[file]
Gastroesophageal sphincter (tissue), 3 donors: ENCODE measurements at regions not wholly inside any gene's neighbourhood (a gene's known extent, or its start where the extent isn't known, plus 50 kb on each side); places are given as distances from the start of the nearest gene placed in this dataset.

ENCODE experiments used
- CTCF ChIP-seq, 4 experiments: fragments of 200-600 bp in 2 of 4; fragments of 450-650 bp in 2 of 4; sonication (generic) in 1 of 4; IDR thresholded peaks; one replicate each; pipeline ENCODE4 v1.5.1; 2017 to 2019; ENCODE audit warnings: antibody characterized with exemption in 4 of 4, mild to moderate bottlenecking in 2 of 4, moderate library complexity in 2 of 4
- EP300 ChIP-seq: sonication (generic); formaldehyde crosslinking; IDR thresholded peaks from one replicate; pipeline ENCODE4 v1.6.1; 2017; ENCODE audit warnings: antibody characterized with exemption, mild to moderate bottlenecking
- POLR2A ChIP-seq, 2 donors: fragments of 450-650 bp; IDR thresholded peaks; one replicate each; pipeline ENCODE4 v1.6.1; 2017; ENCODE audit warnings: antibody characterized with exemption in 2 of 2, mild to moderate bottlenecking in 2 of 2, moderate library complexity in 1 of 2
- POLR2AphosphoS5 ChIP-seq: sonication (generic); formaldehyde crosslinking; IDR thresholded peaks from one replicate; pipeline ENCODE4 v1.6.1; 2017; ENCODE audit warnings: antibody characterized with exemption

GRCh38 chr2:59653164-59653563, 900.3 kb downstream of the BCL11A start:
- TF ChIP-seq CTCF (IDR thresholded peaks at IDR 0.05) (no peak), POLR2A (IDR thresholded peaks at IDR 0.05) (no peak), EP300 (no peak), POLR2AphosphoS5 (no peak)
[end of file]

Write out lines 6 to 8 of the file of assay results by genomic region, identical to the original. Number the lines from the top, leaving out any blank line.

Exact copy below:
- POLR2AphosphoS5 ChIP-seq: sonication (generic); formaldehyde crosslinking; IDR thresholded peaks from one replicate; pipeline ENCODE4 v1.6.1; 2017; ENCODE audit warnings: antibody characterized with exemption

GRCh38 chr2:59653164-59653563, 900.3 kb downstream of the BCL11A start:
- TF ChIP-seq CTCF (IDR thresholded peaks at IDR 0.05) (no peak), POLR2A (IDR thresholded peaks at IDR 0.05) (no peak), EP300 (no peak), POLR2AphosphoS5 (no peak)